I often think there is absolutely no hope for the human race. Our capacity for tremendous hate dominates our capacity for tremendous love.

    And how does one begin to wrap one’s head around the hypocrisy of citizens who cry, ‘Violence is not the answer’ but support a state that has engaged and continues to engage in the wanton spilling of blood across the globe. Citizens who for centuries have enjoyed and continue to enjoy the ill-begotten fruits borne by that global spilling of blood without batting an eyelid.

    A giant meteorite is my hope!!!

  9. Wow, thanks for all the great comments! It really cheered me up reading these.

    Phillip, thanks for stopping by. Personally I don’t think that’s the answer – I see it as another way of trying to fix people rather than really listen to what’s making them so angry and deal with that. But I admire your enthusiasm and wish you luck.

    Hi Charles, good point! The “pull yourself up by your bootstraps” mentality is admirable in many ways, but it ignores the reality that not everyone can succeed. Economists have long since recognised that full employment is, in our current economic system, impossible. So what do you do with those who fail? If anyone can supposedly make their own way, then the implication is that if you’re poor you just didn’t try hard enough, hence the immense political capital to be made out of depicting poor people as lazy, immoral, etc. I agree, we need to move beyond the myth-making if we are to truly help people and progress as a society.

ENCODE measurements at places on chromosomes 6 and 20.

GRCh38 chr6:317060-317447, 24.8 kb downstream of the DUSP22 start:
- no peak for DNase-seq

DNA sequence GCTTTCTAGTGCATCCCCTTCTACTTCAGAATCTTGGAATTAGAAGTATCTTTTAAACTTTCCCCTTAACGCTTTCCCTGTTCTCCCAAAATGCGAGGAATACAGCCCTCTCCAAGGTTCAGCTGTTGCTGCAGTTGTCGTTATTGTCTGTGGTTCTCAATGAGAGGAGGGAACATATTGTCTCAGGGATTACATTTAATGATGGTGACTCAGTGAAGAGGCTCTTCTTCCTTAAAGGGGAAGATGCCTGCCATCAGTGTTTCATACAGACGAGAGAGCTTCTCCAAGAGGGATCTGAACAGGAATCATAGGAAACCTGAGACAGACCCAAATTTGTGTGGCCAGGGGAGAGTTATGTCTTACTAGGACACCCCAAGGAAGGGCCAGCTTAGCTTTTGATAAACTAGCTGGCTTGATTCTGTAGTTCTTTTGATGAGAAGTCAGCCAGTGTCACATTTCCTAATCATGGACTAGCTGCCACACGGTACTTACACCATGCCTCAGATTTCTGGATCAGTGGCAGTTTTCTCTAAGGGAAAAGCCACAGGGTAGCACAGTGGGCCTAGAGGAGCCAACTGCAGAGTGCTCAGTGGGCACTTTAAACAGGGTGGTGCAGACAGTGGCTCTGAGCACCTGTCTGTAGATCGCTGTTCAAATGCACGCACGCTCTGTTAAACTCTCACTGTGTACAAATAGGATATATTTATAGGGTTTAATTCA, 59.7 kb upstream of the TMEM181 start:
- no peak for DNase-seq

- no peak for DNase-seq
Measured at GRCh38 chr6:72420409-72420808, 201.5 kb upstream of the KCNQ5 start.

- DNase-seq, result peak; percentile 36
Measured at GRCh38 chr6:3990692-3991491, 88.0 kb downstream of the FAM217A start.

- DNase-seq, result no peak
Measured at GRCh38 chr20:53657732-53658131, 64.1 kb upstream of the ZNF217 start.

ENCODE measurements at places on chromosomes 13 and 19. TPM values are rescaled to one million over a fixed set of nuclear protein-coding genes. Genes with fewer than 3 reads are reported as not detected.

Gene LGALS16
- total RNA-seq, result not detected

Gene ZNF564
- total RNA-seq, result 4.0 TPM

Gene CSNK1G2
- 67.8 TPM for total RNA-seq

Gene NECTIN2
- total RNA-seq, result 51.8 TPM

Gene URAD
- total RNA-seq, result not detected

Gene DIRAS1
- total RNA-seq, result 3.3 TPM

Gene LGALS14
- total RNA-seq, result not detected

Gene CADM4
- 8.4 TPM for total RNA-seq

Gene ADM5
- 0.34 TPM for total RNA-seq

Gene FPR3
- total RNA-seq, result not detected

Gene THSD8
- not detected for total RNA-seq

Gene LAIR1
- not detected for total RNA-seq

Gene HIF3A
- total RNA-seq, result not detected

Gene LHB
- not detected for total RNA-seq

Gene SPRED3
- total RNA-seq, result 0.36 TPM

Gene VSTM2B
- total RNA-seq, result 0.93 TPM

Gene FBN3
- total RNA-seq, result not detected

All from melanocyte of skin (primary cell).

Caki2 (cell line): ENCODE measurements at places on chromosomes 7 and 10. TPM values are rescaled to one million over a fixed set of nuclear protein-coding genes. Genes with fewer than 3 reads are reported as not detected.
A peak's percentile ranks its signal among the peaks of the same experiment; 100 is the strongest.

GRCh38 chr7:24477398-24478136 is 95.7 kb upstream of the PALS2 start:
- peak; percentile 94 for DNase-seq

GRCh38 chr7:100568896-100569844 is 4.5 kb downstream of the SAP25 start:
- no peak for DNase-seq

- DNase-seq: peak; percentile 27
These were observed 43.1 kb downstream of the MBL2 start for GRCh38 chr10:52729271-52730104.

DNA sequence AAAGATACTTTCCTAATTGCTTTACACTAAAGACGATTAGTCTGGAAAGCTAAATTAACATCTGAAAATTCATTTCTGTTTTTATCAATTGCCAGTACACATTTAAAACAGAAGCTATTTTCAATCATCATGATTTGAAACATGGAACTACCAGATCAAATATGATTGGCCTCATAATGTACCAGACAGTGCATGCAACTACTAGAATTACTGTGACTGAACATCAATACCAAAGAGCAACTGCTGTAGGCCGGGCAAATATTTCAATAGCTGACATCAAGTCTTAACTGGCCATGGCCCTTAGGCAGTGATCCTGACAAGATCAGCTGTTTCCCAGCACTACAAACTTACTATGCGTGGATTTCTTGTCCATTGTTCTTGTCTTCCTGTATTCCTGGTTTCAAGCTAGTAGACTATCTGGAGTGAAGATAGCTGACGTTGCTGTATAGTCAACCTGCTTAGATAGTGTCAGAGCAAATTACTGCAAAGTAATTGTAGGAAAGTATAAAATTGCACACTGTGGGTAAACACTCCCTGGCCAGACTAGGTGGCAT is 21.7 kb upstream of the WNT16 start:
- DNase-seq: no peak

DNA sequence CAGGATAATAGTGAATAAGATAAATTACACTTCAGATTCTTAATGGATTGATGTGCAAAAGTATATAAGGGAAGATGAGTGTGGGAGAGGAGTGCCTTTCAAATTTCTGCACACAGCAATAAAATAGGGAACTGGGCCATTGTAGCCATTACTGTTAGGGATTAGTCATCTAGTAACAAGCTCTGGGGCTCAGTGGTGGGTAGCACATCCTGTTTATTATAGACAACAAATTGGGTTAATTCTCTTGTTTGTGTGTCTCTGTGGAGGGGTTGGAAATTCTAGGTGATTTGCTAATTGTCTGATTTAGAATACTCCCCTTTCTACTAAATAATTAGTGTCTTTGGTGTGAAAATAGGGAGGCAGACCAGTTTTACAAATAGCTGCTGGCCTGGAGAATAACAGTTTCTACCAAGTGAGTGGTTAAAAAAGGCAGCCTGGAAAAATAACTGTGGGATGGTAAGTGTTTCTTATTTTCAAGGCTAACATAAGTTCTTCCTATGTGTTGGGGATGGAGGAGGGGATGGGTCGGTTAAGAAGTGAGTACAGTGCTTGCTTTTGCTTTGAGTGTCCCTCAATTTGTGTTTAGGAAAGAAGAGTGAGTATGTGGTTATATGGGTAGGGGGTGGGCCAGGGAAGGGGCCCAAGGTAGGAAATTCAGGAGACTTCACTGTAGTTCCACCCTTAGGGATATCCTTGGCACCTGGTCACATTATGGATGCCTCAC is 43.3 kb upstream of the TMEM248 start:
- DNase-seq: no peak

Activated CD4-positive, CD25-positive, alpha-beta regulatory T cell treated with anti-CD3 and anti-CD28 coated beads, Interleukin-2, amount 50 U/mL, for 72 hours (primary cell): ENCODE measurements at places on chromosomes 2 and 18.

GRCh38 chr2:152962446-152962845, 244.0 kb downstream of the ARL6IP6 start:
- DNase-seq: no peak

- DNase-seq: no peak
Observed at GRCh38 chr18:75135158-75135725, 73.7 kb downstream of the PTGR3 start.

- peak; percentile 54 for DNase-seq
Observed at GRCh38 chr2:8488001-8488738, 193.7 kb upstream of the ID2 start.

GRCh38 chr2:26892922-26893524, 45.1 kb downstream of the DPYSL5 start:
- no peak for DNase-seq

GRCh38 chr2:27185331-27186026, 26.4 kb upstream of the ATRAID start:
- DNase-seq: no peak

Serina, thanks! You make some great points. Another interesting thing about the people who are passing such easy judgment on the rioters is that all of them benefited from access to a free university education, often (in an earlier generation) with generous grants. All of that has been swept away now, along with many other social programmes, and young people simply don’t have the opportunities they did. There was never real equality before, but there was at least an attempt to make things fairer. Now there’s a much more blatant disregard of young people, particularly poor young people, and whatever aspirations they may have. I love your idea of giving people an equal start! It’s hard to do because inequality is so ingrained in the way we have structured things, but I agree it’s important. And unfortunately, not enough people care right now. I think the simplistic explanations of the causes of the riots are a way of continuing not to care, not to feel, not to think. Just lock them up and forget about them. Not helpful in my opinion.

    Vishy, yes I’m safe thanks – Crouch End didn’t see any trouble. Everything is pretty much back to normal now. Thanks for your concern 🙂

    Hi Kinna, “Good citizens are not born, they are created.” – absolutely, couldn’t have said it better!

    Hi Nona, yes, there’s a long history of rioting and revolt in this country, and we tend to forget about it. It’s amazing how the reactions of the more comfortable classes are quite uniform across the centuries, and often it’s only much later, when they’re writing history books, that they start to look at cause and effect. The Luddite revolts of the early industrial period, for example, looked like mindless vandalism to people at the time, but now there’s a much greater understanding of the effects of industrialisation on traditional artisans etc and their many reasons for wanting to smash the new machinery. Hope it doesn’t take us as long this time! I don’t share your cynicism about the human race, but I can see how you got there. Certainly agree with your point about they hypocrisy of accepting state violence but being appalled by individual violence. I still think we can do some good things before the meteorite hits, and each of us can contribute, even if only in small ways.

    Thanks again for all the thoughtful comments – I enjoyed reading them and thinking about the points you raised 🙂